Ripsnorter avoids big-beat rhythms in favour of subtler, shifting polyrhythms and a more contemplative use of techno blips and squelches on tracks such as "Chaswick Control" and "Rabbits Moon". Darkly twanging guitars, wiry wah-wah licks and samples of such as Bill Hicks help to animate the oppressive atmospheres, though just when you think you've got their number, Slab slip in a dreamily enervated cover of Mazzy Star's "Fade Into You".
DAN PENN & SPOONER OLDHAM
Moments From This Theatre Proper
HERE'S A pairing custom-built to fit that BBC Songwriters series. Two quality composers present classic songs in revealingly naked settings. They are living evidence of the white legacy of Southern soul music beneath the surface cliches of "blackness", and responsible for signature works of the genre, including "Do Right Woman, Do Right Man", "Sweet Inspiration" and of course "The Dark End of the Street" - besides poppier hits such as "Cry Like a Baby". Moments features the pair recorded live last year, with just Oldham's electric piano and Penn's acoustic guitar. There's a warmth and intimacy to the results that belies the ostensible tragedy of the material; the audience chuckles good-naturedly at a particularly poignant line in "Ol' Folks" about giving flowers to your granny in her lifetime; "she can't use them when she's dead". Charmed, I'm sure.
Snowfall on the Sahara Elektra
SNOWFALL ON the Sahara finds Natalie Cole mapping out a wider-ranging musical territory than most soul divas of comparable stature, drawing together the strands and styles she's touched on in her 25-year career. The Fifties modes so successful on the album of posthumous duets with her father are represented here by the doowop-flavoured "With My Eyes Wide Open I'm Dreaming", the relaxed, bluesy version of "Corinna", and the jazzy swing of "Everyday I Have the Blues". Elsewhere, Dylan's dreary sermon "Gotta Serve Somebody" gets a new verse - about anomie and suicide! - while funky organ, piano and horn stabs lend "Reverend Lee" a sultry Southern soul mood. Her vocals mostly keep to the restrained side of overwrought, with occasional Aretha intonations (no bad thing) creeping into Leon Russell's "A Song For You", though it was perhaps folly to cover "Stay With Me", an inelegant conclusion to an otherwise handsome album.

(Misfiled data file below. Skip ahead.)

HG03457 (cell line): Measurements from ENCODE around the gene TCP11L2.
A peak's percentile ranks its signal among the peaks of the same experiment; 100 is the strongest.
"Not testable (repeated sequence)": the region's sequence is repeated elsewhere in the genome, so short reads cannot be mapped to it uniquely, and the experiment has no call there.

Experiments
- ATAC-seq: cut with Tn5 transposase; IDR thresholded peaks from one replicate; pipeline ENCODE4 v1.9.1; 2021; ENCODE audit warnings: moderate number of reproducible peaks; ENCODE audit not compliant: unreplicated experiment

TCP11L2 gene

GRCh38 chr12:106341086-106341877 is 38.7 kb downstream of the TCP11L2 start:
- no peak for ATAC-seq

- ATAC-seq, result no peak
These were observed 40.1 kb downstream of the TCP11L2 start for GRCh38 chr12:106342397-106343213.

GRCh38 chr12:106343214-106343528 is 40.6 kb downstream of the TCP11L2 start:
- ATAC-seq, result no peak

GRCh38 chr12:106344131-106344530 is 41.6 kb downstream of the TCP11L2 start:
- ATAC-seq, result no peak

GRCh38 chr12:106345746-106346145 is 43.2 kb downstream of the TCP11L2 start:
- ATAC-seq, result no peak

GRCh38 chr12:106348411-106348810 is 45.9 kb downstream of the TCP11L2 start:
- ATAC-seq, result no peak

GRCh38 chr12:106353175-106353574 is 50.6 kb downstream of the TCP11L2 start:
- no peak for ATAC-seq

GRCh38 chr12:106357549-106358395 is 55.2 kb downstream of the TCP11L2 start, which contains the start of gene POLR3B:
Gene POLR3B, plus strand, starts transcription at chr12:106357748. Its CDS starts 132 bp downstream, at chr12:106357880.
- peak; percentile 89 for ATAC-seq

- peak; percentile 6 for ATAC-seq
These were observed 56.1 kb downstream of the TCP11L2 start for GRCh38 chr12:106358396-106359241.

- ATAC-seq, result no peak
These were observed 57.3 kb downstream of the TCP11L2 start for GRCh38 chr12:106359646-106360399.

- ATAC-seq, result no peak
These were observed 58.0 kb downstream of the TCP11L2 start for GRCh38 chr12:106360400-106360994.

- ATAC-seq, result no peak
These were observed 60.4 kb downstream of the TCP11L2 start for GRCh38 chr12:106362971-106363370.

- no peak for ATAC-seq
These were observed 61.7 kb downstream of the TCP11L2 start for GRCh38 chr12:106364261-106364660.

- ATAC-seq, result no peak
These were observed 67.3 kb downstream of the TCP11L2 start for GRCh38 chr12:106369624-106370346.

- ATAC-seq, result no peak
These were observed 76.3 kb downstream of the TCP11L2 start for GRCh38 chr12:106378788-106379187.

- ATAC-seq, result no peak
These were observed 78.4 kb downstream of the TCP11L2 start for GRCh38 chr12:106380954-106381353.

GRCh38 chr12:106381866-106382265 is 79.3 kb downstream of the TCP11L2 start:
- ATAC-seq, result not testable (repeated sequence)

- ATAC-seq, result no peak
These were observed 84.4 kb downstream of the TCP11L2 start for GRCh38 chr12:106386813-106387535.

The Unrecoupable One Man Bandit
BOY GEORGE, like Bob Geldof, has so many alternative strings to his bow that it's a mystery why he still keeps making records - especially when they're as drab and mediocre as this collection of odds, sods and duds from 1996, originally a fan club mail-order item. His uncertainty about his musical direction is grimly discernible as he flits from style to style, though at least there's a dogged fidelity to his concerns, with "GI Josephine" being a folk-protest number about gays in the military, and "She Was Never He" commending gender-benders in a sort of Spanish Squeeze style, all flamenco guitars, Beatle harmonies and references to the Old Kent Road. A song about his old Blitz Club rival Steve Strange is not the worst thing here; that dubious honour is shared by "Number One" and "Spooky Truth", a limply overwrought chunk of anthemic soul- rock that even Simple Minds would blush to release.Reuse content